Today’s post is about having a healthy lifestyle, and to achieve it, you need to pay attention to your Body, your Mind and your Energy. Cotopaxi provided this infographic about it. Continue reading for 3 different ways you can start your journey to good health.
Originally Published by Dana Santas on Happify
Anxiety is one of the biggest mental stressors. When we feel anxious, our heart rate and blood pressure increase and we start taking rapid, shallow breaths. In response to the stress on our body and mind, our sympathetic “fight-or-flight” nervous system kicks in to boost cortisol (the primary stress hormone) production and adrenaline as physiological support—perpetuating the racing heart, high blood pressure, and rapid breathing—to feed feelings of anxiety in an unabating cycle of stress. And, when you live in a constant state of stress, it’s been shown to manifest physically as inflammation.
Yoga is widely recognized as a stress-relieving practice. Various studies have shown that practicing yoga reduces feelings of anxiety as well as stifles the body’s physiological responses to stress—including, reducing inflammation.
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Originally Published on northwestpharmacy.com
Which Practice is for You?
Pilates and yoga are two popular workouts that, to the untrained eye, may appear like the same thing. Although they do have some similarities their difference make them two separate workout styles. Pilates’s slow and controlled movements vs. the held positions of yoga are just one way these two workouts differ.
If you’re looking to increase your muscle strength and tone, yoga may be the workout for you. If you’re looking for a workout that improves core strength and stability, then try out pilates. Take a look through this infographic to figure out which one is right for you.
Starting out at college is a time of excitement, anticipation, and oftentimes, extreme nervousness. There are a whole host of prospects that can leave any freshman filled with anxiety, from making friends to maintaining good grades to knowing which classes to take. One of the biggest sources of anxiety for students, however, is unrelated to academics: A large percentage of students greatly fear the famous and dreaded freshman 15. The truth is, this isn’t an irrational fear: Most college students will gain between 15 and 25 pounds by the end of their sophomore year. One of the main causes of the freshman 15? Lack of exercise: Not only do the majority of college students not get the recommended amount of exercise, one in three just don’t exercise at all. To be fair, finding time for exercise in the midst of busy college life can be challenging, but there are some great ways that that particular hurdle can be side-stepped. Today’s infographic takes a look at the best ways for college students to stay fit even in the middle of a dorm room. From cardio to strength training to flexibility, there’s a myriad of ways in which even the biggest of couch potatoes can beat the freshman 15.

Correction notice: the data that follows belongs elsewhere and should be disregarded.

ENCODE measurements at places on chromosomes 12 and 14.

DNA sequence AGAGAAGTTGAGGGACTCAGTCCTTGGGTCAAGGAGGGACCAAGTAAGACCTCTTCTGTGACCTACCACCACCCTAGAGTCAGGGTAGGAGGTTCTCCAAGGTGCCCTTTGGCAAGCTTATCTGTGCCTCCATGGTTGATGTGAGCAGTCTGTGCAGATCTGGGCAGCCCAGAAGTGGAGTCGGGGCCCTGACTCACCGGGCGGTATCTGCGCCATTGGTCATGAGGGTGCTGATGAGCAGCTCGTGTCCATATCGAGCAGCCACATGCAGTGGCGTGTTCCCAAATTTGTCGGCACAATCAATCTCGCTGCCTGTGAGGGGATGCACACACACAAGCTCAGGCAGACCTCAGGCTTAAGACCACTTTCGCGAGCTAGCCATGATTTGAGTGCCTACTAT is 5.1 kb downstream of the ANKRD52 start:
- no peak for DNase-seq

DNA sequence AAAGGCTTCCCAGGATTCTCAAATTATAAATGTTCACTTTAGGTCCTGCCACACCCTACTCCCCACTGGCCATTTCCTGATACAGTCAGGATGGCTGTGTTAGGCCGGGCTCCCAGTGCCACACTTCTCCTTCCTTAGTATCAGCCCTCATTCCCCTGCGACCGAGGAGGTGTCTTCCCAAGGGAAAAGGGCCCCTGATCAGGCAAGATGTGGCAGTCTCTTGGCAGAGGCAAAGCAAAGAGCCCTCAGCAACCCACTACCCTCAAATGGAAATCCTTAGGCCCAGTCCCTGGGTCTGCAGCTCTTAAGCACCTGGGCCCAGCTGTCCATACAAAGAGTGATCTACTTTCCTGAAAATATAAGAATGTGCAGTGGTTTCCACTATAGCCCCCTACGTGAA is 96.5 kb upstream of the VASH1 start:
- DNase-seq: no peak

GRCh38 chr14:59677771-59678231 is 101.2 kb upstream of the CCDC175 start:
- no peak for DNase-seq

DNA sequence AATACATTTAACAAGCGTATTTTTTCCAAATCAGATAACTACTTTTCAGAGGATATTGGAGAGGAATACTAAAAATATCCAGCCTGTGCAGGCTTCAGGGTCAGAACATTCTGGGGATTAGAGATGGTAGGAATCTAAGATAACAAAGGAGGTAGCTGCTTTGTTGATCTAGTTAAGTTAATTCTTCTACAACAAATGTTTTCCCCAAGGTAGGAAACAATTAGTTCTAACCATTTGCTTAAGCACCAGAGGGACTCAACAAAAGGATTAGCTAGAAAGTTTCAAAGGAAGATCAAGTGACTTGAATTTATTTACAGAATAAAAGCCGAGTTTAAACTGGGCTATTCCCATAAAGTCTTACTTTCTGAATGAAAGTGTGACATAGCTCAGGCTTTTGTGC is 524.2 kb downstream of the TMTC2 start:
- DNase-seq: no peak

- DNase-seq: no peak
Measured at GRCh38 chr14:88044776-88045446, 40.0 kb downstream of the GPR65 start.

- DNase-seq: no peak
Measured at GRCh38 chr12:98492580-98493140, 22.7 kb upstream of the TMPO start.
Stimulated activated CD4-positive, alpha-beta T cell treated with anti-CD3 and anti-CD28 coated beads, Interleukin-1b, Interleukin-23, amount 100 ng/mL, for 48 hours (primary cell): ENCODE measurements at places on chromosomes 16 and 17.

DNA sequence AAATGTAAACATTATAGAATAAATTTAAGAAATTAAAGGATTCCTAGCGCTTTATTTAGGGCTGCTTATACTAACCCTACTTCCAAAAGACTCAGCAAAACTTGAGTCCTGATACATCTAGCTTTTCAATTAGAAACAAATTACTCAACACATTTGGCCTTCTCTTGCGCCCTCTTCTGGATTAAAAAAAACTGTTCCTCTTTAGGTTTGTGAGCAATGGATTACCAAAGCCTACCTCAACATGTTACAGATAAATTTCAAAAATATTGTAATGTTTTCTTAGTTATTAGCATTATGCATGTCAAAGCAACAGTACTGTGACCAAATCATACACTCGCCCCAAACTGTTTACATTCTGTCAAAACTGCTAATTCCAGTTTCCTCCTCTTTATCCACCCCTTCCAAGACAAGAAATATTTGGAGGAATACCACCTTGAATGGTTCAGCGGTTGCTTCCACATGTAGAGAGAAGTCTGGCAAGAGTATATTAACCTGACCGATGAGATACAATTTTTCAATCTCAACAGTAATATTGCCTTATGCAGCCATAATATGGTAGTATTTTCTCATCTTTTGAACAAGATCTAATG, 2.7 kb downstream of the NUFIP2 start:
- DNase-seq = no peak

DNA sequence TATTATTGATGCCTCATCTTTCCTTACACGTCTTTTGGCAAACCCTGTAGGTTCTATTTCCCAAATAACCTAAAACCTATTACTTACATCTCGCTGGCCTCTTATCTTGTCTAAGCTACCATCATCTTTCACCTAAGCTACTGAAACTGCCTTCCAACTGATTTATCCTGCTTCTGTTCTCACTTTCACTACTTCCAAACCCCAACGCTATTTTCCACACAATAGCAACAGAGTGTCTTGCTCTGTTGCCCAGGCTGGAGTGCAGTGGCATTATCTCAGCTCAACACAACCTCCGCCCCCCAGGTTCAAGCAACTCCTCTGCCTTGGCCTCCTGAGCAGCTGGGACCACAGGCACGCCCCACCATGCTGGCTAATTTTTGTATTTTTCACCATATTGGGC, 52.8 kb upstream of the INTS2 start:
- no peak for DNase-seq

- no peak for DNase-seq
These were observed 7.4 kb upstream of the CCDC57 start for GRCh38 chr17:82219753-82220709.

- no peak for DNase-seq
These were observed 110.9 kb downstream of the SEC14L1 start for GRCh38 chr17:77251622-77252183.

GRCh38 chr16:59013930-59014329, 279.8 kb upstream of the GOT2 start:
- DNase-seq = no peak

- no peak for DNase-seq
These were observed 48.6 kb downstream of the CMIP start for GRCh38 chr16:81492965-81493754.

Originally Published on TheBestColleges.org
Do you sit in an office chair or on your couch for more than six hours a day? Since childhood you’ve known being a couch potato is bad. But why? Simply put, our bodies weren’t made to sit all day. Sitting for long periods of time, even with exercise, has a negative effect on our health. What’s worse, many of us sit up to 15 hours a day. That means some of us spend the bulk of our waking moments on the couch, in an office chair, or in a car.
Sitting all day long isn’t hard to counteract, but you have to keep your eye on two details: your daily activity and the amount of time you sit. Let’s start by taking a look at what sitting all day does to your body.
Numerous studies have pointed to the health risks of sitting all day. To avoid the health risks, we need not just 30 minutes of daily exercise, but taking every opportunity to get up during the day.